Pedro I and his ministers sought to ensure that Brazil did not suffer the discord and revolutions that were plaguing Brazil's South American neighbors. To that end, he was the primary architect of a new constitution, one quite liberal and advanced for its time. But Pedro was increasingly involved in affairs in Portugal, and in 1831 AD abdicated in favor of his five-year-old son so he could return to Europe to reclaim the Portuguese crown for his daughter. To settle the political unrest and discord the abrupt departure left, Pedro's son was officially declared of age at 14 and crowned Emperor Pedro II within the year. The new emperor's five-decade reign was enlightened and progressive, and Brazil enjoyed a "golden age" in every realm - politically, economically, industrially, socially, culturally. Under Pedro II, Brazil won three wars, expanded its international reputation, modernized, reformed its legal and monetary systems, boosted its agricultural diversity, and abolished slavery. But the latter had eroded support among the landed gentry; moreover, as he aged Pedro II increasingly lost touch with the new urban middle class and liberal student movements his ideals and policies had fostered. Although still respected and beloved by his people, in November 1889 a bloodless military coup deposed Pedro in favor of a republic. Ever a patriot, when he departed into exile in Europe, Pedro II expressed his "ardent wishes for the greatness and prosperity of Brazil."


Manuel Deodoro da Fonseca, who had led the coup, became the provisional president of an increasingly military-dominated government. Supported primarily by the military and the increasingly prosperous coffee planters, he established the republic, separated church and state, and promulgated a new constitution. However, under its provisions, he was declared unable to hold office; when he attempted to dissolve the new legislature and rule by decree, he was forced to resign in the face of public outcry. He was replaced by his vice-president, also a general, who spent his time fending off several military and monarchist revolts but took on increasingly dictatorial powers.

In 1894 AD, amid general peace, General Peixoto reluctantly surrendered the presidency to the first civilian to hold the post, Prudente de Morais. He had been governor of the coffee-rich state of São Paulo, and has been deemed the first of the "coffee presidents." These presidents, primarily wealthy politicians and landowners from São Paulo and Minas Gerais, helped reform the economy, modernize the nation's infrastructure, keep the peace, and guide the nation through troubled international times through a policy of near isolationism. However, in doing so they offered little real democracy because only the landowning minority was allowed to vote, fraudulent elections were common, and regional political bosses operated with virtual impunity so long as they supported the president in power.

Two developments finally ended the period of the "coffee presidents." First, coffee prices fell precipitously during the world-wide depression of the 1930s. Second, a movement composed of junior officers (the tenentes) grew in influence. Espousing populism, the tenentes championed not democracy but reform and progress; they fervently believed that only the military could propel the nation into the modern age. To do so, the young officers planned to oust civilian politicians, expand the reach of the federal government, modernize the military, and eradicate regionalism through a strong, centralized government.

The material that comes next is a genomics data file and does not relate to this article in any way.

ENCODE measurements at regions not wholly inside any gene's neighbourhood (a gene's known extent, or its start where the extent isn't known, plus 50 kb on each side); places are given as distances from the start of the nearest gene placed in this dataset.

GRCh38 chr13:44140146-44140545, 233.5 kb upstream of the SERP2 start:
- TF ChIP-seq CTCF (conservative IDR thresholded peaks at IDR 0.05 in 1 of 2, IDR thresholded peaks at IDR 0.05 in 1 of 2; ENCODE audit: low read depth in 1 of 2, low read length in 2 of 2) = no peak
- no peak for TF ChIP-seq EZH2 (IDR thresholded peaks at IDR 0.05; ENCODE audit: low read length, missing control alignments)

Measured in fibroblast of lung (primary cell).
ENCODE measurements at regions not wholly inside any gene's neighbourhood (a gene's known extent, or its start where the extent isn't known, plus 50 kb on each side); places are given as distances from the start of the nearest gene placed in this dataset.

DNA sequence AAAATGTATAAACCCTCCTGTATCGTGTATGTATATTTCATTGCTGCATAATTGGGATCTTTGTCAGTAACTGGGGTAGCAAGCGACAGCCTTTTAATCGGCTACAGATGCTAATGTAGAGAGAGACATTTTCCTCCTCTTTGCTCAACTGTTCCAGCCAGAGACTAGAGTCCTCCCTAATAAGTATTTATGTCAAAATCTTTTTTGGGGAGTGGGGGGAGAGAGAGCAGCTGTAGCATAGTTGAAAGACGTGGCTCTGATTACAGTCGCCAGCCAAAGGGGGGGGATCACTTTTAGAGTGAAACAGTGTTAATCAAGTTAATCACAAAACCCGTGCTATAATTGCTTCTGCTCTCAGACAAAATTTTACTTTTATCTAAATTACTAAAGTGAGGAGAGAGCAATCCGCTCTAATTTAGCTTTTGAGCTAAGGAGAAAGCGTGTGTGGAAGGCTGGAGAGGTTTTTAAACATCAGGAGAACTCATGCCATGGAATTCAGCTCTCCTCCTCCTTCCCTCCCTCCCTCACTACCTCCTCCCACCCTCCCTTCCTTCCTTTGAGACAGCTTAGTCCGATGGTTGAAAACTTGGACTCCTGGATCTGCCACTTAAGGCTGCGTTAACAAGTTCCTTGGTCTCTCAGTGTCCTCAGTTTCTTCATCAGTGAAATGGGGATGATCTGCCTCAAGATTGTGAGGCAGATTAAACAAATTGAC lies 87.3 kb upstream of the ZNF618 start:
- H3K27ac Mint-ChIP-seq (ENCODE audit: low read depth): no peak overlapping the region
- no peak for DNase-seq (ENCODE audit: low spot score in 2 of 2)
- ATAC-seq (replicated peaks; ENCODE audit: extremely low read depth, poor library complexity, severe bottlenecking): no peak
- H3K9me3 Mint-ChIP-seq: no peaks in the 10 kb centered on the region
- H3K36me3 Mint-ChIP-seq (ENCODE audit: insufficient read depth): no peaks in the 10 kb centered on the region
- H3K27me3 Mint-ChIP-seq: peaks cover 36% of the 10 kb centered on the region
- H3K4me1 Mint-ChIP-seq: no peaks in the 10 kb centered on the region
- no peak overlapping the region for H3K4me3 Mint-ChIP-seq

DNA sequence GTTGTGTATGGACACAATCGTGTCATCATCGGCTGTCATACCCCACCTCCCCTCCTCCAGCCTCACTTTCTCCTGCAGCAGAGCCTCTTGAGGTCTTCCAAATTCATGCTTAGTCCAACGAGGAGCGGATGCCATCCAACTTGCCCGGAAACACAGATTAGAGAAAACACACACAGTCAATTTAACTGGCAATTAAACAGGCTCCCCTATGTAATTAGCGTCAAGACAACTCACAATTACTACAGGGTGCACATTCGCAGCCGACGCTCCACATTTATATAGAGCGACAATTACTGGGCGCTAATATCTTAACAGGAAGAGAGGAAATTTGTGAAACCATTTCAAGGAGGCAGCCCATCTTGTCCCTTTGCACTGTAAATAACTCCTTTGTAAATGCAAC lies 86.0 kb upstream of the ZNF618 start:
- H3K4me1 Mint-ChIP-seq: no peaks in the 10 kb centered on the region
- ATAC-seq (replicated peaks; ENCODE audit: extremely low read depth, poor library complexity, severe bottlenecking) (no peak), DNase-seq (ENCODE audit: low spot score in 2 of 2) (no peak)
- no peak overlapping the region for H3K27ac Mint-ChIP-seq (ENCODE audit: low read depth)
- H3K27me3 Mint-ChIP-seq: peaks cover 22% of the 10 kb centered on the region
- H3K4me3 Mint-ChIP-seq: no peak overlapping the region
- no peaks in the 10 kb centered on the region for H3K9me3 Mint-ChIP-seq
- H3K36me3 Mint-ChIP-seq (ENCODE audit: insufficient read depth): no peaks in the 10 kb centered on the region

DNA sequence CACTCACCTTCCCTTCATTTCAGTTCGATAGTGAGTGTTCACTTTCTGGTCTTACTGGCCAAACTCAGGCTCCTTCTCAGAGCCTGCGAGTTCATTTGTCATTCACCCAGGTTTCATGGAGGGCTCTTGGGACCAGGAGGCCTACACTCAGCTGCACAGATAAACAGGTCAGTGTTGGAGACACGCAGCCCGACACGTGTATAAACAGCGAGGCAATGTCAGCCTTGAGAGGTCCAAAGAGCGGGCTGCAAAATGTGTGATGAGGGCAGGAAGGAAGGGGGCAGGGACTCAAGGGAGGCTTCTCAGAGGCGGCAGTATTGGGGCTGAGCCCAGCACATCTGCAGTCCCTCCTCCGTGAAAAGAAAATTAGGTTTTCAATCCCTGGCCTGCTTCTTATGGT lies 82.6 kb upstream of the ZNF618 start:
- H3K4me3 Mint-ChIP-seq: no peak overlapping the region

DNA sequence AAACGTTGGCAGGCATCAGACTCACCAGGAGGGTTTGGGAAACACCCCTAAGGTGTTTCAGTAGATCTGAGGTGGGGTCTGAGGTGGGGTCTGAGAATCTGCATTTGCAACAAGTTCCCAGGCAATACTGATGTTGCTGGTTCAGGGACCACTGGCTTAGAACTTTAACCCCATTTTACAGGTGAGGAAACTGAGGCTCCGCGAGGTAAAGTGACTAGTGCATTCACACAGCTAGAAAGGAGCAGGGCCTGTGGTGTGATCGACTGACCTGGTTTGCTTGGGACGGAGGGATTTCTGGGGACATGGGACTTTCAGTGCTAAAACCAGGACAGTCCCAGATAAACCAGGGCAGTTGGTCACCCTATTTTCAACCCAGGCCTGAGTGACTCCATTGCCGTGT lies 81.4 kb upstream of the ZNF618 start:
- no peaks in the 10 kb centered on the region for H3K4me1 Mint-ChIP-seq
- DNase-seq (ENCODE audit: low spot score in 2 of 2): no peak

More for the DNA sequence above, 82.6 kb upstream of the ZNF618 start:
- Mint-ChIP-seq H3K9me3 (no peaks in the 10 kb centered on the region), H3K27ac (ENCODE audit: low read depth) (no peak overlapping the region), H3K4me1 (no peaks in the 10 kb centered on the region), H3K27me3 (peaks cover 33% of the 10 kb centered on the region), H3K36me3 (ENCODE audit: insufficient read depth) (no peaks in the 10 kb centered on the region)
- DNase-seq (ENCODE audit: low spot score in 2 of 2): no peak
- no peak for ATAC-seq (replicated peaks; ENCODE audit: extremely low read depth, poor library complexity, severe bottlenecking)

The depression and the general unrest led to Getúlio Vargas, a defeated presidential candidate, to seize control with support of the tenentes. Vargas was supposed to assume power temporarily for the duration of the economic crisis; instead he closed the Congress, dismissed the constitution, and replaced the Brazilian states' governors with his supporters, mostly military officers. Following a failed Communist coup in 1935 and a failed Fascist one in 1938, Vargas' regime evolved into a full dictatorship, noted for its brutality and censorship of the press. Brazil joined the Allies in 1942 as an active participant, committing both significant ground in Italy and naval forces in the Atlantic. Despite being a dictatorship, Vargas insisted that in recognition of its service in World War II , Brazil be one of the founding members of the United Nations.

But the economic boom brought by the war and international pressure had made Vargas' position untenable; in 1945 AD he was ousted by another military coup. Democracy was "reinstated" by the same cabal that had suspended it 15 years before. Ironically, Vargas would be elected president in 1950, but committed suicide in 1954 at the Catete Palace in the midst of a political crisis. Several brief governments followed Vargas' death, marked by various levels of accomplishment as well as corruption. In 1964, yet another military coup toppled the civilian government; in 1968, the military junta became a full dictatorship with the powers vested in it by the Fifth Institutional Act. Although its methods were harsh, the junta was less brutal than those in other parts of the continent. Moreover, it promoted capitalism, modernization, and international accords. Thus, the junta was highly popular with the lower and middle classes even during the years of repression.

Modern Brazil[]

General Ernesto Geisel assumed the presidency in 1974, and immediately launched into a "slow, gradual and safe" policy of returning rule to a democratic government. Over several years he ended the torture of political prisoners, censorship of the press, and finally the junta itself when he repealed the Fifth Institutional Act. His successor continued the process, and in 1985 the first free elections made Jose Sarney president. With a stable government and thriving economy, Brazil has since taken a leading role in regional affairs, being a founding member of organizations such as the Latin Union, Organization of American States, Mercosul, and Union of South American Nations. At the beginning of a new millennium, Brazil is poised to assume an equally influential role on the world stage.

Brazilian Trivia[]

Construction of Brasília, one of the few purposely-built capitals in the world, began in 1956 AD when President Juscelino Kubitschek activated an article in Brazil's first republican constitution dating back to 1891 stating that the country's capital should be centrally located; built in 41 months, the government was relocated to Brasília in April 1960.